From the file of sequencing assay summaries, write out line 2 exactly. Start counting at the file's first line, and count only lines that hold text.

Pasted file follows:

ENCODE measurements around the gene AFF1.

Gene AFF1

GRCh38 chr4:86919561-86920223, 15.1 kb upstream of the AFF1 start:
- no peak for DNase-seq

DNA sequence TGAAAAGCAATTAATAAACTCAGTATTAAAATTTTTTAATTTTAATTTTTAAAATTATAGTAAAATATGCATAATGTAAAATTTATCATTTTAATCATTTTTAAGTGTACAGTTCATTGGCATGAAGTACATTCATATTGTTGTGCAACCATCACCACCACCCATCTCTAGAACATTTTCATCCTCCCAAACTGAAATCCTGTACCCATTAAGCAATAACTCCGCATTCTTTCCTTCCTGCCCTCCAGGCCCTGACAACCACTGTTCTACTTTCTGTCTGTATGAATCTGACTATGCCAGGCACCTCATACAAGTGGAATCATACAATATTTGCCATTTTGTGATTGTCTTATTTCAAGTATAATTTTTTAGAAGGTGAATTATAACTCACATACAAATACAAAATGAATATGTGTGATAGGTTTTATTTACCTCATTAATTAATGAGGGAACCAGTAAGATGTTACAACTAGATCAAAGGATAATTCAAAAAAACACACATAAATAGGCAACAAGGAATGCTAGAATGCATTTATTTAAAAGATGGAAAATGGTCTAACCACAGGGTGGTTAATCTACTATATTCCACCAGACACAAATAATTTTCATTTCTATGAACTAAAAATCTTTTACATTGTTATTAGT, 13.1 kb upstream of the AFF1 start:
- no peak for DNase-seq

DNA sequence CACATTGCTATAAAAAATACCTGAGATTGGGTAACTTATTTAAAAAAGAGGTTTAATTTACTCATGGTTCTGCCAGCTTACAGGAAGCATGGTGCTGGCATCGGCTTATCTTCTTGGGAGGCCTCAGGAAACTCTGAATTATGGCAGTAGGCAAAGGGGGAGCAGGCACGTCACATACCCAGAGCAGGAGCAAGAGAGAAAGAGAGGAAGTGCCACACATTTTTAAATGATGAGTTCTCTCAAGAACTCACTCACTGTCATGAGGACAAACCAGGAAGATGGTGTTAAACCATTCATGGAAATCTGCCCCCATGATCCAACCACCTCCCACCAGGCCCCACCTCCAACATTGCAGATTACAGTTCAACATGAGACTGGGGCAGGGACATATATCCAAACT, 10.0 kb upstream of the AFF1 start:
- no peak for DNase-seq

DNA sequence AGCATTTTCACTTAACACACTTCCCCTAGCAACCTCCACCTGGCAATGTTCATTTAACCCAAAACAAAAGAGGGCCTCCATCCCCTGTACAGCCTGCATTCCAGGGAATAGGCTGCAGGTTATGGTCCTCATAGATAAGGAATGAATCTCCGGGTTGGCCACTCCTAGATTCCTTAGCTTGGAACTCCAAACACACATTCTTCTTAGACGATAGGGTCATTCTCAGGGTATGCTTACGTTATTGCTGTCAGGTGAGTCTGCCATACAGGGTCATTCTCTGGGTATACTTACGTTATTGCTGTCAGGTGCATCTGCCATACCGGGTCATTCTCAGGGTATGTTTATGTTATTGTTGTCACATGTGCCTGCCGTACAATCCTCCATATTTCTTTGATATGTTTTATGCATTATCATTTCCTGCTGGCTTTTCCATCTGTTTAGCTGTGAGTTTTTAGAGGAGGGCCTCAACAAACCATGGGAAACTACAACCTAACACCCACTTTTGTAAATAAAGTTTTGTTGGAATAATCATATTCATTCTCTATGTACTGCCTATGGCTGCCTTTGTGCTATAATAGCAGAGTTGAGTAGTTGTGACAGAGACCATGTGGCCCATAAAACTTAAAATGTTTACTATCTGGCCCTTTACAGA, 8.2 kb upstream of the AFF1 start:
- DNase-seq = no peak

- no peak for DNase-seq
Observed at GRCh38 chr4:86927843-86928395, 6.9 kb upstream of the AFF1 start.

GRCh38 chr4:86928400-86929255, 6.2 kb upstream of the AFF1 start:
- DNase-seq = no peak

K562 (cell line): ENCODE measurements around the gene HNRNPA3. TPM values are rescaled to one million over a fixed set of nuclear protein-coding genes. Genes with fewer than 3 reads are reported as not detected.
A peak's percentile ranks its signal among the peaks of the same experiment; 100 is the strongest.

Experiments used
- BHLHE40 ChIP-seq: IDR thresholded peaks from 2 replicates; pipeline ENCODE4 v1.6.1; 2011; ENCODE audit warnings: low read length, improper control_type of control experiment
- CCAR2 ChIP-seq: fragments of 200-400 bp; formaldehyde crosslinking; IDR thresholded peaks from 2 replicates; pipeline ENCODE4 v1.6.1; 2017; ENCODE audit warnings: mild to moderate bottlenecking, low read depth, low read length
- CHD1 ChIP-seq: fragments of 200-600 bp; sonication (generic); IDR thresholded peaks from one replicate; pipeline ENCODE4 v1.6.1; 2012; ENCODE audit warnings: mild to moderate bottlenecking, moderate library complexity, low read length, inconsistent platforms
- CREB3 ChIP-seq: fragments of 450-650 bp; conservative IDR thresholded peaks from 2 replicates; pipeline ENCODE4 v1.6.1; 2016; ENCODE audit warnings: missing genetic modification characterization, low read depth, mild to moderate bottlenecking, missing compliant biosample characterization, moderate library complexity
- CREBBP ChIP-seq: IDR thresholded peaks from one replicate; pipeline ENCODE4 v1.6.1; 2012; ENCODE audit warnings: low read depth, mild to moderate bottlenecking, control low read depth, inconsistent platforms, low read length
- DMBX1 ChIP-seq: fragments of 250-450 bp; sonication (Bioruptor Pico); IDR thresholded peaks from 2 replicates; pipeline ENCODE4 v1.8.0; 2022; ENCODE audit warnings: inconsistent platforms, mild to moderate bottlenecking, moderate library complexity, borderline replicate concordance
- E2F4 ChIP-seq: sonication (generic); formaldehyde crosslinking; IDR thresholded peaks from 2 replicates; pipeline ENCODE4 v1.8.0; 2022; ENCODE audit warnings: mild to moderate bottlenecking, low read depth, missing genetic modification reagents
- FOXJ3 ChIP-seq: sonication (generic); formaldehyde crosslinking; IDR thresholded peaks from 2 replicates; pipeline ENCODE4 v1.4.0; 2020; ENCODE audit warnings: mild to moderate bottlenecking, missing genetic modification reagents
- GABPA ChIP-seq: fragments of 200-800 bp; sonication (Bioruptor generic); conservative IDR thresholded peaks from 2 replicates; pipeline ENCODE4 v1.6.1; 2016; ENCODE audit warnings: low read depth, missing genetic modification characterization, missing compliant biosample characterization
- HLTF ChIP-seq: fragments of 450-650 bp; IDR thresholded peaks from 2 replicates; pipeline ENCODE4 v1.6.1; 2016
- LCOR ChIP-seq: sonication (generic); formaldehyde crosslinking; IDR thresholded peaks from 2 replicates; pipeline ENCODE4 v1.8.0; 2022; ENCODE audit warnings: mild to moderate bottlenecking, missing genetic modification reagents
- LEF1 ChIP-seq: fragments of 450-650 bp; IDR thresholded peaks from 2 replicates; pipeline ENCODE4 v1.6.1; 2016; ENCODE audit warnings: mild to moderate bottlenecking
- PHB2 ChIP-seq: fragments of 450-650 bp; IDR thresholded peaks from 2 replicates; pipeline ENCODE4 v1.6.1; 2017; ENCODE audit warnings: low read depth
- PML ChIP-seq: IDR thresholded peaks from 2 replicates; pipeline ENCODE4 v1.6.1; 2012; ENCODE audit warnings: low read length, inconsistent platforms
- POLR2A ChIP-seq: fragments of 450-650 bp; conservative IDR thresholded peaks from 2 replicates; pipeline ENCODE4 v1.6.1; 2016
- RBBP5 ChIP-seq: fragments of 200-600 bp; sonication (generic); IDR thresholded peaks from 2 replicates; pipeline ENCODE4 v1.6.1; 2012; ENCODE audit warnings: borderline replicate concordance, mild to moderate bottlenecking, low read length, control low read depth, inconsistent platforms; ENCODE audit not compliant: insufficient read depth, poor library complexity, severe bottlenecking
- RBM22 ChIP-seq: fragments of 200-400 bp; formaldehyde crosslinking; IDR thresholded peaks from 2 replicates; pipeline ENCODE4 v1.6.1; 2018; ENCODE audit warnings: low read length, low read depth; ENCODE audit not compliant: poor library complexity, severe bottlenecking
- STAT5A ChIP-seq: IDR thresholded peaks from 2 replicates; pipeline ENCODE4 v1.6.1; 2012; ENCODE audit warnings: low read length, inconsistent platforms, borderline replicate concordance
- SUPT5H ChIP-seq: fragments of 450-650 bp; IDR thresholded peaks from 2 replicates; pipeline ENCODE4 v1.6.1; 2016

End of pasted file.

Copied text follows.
Gene AFF1